These highly dubious claims, swallowed whole by legislators, helped fuel a CRT backlash in the Legislature that did real damage to Idaho’s school system, top to bottom. By the end of the session, lawmakers had cut higher ed budgets across the state and refused to accept millions in badly needed preschool funding because of the terror that white children would be indoctrinated with anti-white lessons.

They also passed a bill outlawing certain forms of anti-racism training, including a provision prohibiting educators from forcing students to adopt or affirm the idea that they are responsible for the historical actions of their racial group. Rep. Heather Scott, ringleading that particular idiocy on the House floor, shared the concern that reading “To Kill a Mockingbird” was sending children an anti-white message.

Critical race theory is a decades-old academic framework that holds that racism is not merely a question of individual animus, but is embedded in political and legal systems and is expressed through seemingly race-blind policies and practices. It’s hard to imagine how someone truly interested in understanding American history would resist even hearing these ideas. It’s hard to imagine how anyone with any understanding of American history could dismiss it out of hand. Ironically, Washington’s Legislature just added teaching CRT as a requirement for teacher training.

The Hawley Troxell investigators reached out to every student in the course over the past two terms, several of the faculty members who teach it, and other university officials – and received no confirmation of the complaint. They heard from students who expressed concerns about their professors’ political leanings, and students who praised their professors – but no confirmation of the tale of the taunted white student.

Another incident came up, however, confirmed by eight students, in which a student called her professor’s logic “stupid” during a section on universal health care in a Zoom course, and who was criticized by other students for this before leaving in tears. The student told investigators that at no point had she felt disrespected by the professor.

The investigators say that there were some similarities between that incident and the complaint, but also many differences – including the crucial elements of the discussion of racism and the forced apology.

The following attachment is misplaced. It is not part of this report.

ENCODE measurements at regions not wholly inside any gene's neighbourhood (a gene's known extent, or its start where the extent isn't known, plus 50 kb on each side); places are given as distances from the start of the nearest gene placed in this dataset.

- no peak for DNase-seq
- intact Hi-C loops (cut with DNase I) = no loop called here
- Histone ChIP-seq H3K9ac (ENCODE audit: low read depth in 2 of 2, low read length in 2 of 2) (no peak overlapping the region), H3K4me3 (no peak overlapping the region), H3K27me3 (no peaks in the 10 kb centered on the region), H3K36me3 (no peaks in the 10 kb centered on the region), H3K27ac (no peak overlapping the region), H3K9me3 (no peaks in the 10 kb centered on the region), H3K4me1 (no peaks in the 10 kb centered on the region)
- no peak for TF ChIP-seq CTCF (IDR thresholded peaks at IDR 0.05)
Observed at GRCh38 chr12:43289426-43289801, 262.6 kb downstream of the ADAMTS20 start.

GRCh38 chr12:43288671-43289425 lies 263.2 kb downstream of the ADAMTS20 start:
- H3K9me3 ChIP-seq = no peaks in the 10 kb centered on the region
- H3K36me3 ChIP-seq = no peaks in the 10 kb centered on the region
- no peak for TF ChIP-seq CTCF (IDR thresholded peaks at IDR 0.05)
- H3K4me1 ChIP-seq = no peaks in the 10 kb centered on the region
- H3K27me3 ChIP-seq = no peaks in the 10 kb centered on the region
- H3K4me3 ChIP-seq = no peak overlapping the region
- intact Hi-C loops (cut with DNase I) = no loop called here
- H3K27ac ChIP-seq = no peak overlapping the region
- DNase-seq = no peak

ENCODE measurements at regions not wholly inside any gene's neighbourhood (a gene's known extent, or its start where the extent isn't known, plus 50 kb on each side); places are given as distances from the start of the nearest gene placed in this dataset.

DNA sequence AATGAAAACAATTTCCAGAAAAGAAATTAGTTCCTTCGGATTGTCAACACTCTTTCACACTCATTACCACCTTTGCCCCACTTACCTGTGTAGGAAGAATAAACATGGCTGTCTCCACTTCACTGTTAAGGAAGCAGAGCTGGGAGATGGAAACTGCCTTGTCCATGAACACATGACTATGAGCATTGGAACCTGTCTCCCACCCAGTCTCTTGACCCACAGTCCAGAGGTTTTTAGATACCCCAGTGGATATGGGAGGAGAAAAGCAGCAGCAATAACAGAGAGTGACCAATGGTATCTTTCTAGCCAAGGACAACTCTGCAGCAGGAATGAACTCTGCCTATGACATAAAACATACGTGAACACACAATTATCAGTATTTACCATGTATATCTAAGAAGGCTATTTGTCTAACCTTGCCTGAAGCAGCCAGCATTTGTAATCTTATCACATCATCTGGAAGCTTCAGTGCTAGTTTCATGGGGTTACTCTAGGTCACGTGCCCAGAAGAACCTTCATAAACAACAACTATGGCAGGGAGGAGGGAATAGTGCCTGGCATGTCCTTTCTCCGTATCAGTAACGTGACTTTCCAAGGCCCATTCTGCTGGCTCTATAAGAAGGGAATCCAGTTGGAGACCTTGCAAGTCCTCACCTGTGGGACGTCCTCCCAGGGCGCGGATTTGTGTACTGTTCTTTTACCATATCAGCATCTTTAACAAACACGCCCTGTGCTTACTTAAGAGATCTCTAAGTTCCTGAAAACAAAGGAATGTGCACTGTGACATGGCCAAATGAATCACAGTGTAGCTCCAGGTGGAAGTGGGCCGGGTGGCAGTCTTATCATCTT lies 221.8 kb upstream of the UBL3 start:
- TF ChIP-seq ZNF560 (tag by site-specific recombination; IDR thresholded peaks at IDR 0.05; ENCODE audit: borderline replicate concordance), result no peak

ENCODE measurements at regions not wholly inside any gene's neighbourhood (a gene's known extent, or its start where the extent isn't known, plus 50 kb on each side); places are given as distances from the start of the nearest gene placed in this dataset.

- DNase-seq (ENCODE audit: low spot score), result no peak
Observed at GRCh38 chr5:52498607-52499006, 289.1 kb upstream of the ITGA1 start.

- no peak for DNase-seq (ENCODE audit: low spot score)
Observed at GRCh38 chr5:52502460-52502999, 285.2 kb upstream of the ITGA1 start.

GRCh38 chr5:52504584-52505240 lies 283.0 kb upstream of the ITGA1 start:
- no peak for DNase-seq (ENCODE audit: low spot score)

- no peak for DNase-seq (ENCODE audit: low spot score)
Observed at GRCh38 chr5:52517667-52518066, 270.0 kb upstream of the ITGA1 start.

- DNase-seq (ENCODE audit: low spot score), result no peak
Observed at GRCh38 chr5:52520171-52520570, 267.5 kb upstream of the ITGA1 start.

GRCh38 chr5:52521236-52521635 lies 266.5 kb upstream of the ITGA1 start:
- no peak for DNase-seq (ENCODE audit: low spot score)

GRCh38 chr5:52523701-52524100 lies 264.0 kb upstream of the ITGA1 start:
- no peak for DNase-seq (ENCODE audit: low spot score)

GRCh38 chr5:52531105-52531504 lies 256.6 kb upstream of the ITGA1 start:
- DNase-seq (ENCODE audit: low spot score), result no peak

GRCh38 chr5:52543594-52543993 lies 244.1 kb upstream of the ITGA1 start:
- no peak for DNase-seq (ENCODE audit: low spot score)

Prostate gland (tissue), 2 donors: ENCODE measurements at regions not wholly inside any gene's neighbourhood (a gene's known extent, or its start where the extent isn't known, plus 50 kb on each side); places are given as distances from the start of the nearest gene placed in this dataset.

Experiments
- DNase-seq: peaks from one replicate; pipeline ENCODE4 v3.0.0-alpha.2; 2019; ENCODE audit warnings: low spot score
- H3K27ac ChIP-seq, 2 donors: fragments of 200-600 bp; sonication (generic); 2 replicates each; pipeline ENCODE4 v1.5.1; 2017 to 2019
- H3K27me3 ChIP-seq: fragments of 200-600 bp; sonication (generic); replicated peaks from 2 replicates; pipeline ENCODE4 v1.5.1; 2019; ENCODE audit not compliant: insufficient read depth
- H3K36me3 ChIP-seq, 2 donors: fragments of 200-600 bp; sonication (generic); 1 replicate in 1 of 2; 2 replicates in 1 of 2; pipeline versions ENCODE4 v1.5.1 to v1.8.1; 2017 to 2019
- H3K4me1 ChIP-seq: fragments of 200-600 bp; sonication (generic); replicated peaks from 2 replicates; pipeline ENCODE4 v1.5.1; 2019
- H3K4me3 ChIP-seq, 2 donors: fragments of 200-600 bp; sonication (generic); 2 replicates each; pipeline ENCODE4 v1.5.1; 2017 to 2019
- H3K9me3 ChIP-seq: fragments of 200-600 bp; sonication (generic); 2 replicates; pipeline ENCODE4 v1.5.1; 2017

“That being said, we did not receive reports of any other incidents that came anywhere near matching the alleged incident as it was described by the Complainant,” the investigation said.

Also, crucially, investigators interviewed the complainant himself – the anonymous “community leader.” This man told investigators that he was concerned about BSU indoctrinating students and claimed he knew of “multiple inappropriate interactions.”

However, he would not identify any of the students involved in these supposed interactions, nor describe in detail what he has seen or heard from students “other than that it was ‘really inappropriate,’ ” the investigation says.

He also said he had no access to the video that he claimed to have seen showing the incidents in his complaints, and “declined to provide any information on how it could be obtained.”

There was no there there. Sadly, that didn’t matter to the grifters who used the ridiculous tale to achieve their pre-existing goal of undermining Idaho schools. Anyone with a concern about the quality of education in Idaho, or anywhere else where the CRT freakout has taken hold, should heed the words of Melissa Wintrow, a BSU instructor and Democratic state senator from Boise.

“Our state is in trouble,” she told the Idaho Statesman, “if we don’t start electing people that actually use their brains and have more reason.”